Captain Sir Tom Moore has died after testing positive for COVID-19. The centenarian raised over £32m for NHS charities by walking 100 laps of his garden in Marston Moretaine during the first lockdown.
The army veteran was admitted to Bedford Hospital after requiring help with his breathing on Sunday. Captain Sir Tom was being treated for pneumonia and last week tested positive for COVID-19.
In a statement announcing his passing, Captain Sir Tom’s daughters Hannah Ingram-Moore and Lucy Teixeira said: “It is with great sadness that we announce the death of our dear father, Captain Sir Tom Moore.
“We are so grateful that we were with him during the last hours of his life, Hannah, Benjie and Georgia by his bedside and Lucy on FaceTime.
“We spent hours chatting to him, reminiscing about our childhood and our wonderful mother. We shared laughter and tears together.
“The last year of our father’s life was nothing short of remarkable. He was rejuvenated and experienced things he’d only ever dreamed of.
“Whilst he’d been in so many hearts for just a short time, he was an incredible father and grandfather, and he will stay alive in our hearts forever.”
They added that the care he received from the NHS was “extraordinary” and praised staff for being “unfalteringly professional, kind and compassionate”.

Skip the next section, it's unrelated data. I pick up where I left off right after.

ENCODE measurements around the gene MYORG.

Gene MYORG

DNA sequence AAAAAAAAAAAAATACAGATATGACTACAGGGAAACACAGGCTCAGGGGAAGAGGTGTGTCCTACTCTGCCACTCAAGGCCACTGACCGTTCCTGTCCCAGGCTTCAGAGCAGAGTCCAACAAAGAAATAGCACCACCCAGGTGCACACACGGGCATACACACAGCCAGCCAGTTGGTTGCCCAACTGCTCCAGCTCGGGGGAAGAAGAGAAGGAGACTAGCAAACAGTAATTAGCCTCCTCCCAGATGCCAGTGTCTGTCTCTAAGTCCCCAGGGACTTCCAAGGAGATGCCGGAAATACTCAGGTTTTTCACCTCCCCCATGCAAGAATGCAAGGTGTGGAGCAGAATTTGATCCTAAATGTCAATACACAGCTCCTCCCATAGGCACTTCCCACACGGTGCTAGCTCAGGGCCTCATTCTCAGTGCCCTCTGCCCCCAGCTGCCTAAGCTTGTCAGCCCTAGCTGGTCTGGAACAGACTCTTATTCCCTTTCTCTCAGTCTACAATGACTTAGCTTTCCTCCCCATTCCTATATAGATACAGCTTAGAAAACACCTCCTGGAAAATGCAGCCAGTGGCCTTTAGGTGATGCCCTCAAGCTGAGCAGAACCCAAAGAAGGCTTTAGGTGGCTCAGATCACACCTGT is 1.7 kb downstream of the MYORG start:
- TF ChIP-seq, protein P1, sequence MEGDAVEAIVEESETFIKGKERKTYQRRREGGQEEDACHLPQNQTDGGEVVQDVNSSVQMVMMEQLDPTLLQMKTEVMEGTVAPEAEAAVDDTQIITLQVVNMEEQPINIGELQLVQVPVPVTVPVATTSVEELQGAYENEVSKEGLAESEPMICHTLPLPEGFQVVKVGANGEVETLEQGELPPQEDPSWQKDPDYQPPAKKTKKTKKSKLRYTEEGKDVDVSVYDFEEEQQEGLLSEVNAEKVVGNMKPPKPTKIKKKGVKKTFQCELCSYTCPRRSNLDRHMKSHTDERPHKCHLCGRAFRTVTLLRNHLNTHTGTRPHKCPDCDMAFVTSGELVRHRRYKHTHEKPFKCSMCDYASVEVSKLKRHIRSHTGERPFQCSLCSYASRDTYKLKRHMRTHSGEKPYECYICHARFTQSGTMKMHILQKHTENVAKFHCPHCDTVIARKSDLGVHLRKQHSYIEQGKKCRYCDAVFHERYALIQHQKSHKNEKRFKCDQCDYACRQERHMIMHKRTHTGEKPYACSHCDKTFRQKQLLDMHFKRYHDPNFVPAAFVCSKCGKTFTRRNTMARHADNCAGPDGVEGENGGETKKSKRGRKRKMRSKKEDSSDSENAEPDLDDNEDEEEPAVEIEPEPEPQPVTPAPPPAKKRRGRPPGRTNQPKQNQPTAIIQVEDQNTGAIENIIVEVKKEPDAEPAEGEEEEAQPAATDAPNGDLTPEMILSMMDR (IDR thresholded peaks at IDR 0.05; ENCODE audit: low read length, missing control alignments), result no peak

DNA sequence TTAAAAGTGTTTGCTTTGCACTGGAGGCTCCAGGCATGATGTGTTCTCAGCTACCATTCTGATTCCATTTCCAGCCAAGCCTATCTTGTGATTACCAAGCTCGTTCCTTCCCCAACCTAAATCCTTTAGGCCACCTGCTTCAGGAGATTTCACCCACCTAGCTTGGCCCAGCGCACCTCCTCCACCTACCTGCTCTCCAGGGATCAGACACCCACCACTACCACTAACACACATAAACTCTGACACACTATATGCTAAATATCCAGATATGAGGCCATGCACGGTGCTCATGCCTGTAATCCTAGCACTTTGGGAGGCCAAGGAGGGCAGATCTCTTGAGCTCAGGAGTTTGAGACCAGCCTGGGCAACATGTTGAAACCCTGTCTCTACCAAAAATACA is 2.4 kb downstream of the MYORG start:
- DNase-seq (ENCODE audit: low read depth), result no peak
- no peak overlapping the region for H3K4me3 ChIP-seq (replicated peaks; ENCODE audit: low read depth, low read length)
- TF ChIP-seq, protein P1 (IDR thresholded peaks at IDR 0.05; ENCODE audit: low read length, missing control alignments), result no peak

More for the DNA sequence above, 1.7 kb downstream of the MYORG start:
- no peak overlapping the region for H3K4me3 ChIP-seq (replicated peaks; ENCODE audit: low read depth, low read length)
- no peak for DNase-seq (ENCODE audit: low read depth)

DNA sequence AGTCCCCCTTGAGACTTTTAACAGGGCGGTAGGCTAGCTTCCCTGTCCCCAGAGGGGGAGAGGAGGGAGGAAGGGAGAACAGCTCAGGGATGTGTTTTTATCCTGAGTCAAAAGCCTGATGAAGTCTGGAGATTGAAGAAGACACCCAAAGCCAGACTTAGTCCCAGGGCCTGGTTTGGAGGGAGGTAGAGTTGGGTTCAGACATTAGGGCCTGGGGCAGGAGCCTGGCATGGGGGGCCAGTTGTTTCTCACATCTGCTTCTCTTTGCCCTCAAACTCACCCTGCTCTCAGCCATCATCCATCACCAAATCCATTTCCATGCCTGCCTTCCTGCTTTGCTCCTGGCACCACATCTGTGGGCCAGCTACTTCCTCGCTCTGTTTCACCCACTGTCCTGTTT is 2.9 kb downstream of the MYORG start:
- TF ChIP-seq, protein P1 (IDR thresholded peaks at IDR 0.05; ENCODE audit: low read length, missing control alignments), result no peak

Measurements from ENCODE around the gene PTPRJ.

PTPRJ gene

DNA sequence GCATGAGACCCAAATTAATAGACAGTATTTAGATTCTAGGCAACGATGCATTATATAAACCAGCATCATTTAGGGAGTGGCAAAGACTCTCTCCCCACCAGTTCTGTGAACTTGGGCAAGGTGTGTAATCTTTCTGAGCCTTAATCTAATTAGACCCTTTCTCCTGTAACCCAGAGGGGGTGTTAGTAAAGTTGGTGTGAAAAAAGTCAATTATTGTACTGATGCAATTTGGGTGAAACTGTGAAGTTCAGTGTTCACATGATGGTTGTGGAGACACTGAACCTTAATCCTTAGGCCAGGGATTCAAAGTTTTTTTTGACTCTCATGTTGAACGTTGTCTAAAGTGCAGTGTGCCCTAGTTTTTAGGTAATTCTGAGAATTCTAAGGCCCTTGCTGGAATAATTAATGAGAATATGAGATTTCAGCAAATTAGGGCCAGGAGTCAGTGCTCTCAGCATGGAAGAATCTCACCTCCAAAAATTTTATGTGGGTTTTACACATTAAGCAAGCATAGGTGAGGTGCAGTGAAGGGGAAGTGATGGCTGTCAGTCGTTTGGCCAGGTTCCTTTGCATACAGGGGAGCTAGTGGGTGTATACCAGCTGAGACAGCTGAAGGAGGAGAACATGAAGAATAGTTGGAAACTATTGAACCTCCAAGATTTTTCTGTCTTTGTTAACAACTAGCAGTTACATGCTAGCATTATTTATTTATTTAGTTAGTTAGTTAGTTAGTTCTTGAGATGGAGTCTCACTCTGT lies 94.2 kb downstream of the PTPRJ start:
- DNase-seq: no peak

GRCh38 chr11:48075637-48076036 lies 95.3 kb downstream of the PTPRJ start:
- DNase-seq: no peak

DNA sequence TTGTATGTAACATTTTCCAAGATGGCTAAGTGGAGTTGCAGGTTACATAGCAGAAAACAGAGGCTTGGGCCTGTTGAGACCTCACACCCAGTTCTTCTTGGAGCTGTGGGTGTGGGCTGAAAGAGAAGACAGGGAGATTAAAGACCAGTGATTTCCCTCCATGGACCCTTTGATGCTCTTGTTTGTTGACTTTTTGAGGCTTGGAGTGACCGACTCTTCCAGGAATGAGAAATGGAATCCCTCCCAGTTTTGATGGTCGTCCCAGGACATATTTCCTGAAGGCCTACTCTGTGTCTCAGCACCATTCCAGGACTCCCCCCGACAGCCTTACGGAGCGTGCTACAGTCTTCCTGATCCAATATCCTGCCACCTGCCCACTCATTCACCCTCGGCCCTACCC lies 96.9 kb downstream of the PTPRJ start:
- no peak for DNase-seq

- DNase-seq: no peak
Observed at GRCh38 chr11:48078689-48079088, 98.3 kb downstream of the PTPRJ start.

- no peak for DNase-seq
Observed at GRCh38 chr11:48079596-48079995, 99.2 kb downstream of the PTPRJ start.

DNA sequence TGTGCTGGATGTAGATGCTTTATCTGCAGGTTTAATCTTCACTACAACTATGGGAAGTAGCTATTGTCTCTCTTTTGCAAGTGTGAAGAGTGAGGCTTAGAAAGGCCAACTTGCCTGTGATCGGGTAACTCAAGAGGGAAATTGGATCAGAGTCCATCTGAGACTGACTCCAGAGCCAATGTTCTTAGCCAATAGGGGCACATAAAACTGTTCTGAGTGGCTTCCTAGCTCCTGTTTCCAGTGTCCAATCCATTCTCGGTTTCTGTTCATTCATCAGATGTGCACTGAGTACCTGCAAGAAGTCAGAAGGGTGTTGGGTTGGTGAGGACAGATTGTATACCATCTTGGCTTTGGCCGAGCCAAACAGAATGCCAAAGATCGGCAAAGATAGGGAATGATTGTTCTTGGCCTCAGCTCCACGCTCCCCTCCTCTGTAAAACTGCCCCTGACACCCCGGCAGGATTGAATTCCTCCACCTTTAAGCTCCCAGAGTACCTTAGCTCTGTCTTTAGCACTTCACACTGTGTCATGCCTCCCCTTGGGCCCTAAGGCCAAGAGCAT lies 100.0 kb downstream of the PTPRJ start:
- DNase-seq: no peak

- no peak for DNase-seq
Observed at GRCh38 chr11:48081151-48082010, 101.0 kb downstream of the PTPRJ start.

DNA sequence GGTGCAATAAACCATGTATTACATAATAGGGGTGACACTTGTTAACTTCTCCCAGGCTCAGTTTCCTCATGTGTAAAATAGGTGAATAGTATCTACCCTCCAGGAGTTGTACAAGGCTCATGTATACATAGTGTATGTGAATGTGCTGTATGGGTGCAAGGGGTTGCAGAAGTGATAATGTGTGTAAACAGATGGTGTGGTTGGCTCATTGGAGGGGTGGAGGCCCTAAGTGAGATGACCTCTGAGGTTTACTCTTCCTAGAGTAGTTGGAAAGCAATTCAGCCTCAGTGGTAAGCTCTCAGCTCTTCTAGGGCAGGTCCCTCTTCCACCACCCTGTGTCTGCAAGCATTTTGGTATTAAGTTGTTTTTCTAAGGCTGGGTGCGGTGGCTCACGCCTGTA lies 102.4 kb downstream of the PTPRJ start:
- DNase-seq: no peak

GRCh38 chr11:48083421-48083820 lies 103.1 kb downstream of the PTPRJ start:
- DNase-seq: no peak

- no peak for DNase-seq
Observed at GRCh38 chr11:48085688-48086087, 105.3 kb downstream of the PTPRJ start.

Captain Sir Tom was knighted by the Queen last year at Windsor Castle. Buckingham Palace said the monarch is sending a private message of condolence to his family.
A Buckingham Palace spokesperson said: “Her Majesty very much enjoyed meeting Captain Sir Tom and his family at Windsor last year. Her thoughts, and those of the royal family, are with them, recognising the inspiration he provided for the whole nation and others across the world.”
His fundraising achievement inspired the nation—and he went on to break two Guinness World Records – becoming the oldest person to get a No 1 single in the UK charts, when he performed ‘You’ll Never Walk Alone’ with Michael Ball, and raising the most money for doing a solo charity walk.
He joined the Army at the outbreak of World War II, serving in India and Myanmar (then known as Burma). After the war, he worked as an instructor at the Armoured Fighting Vehicle School in Dorset, before moving to Bedfordshire in 2007 to be near his family.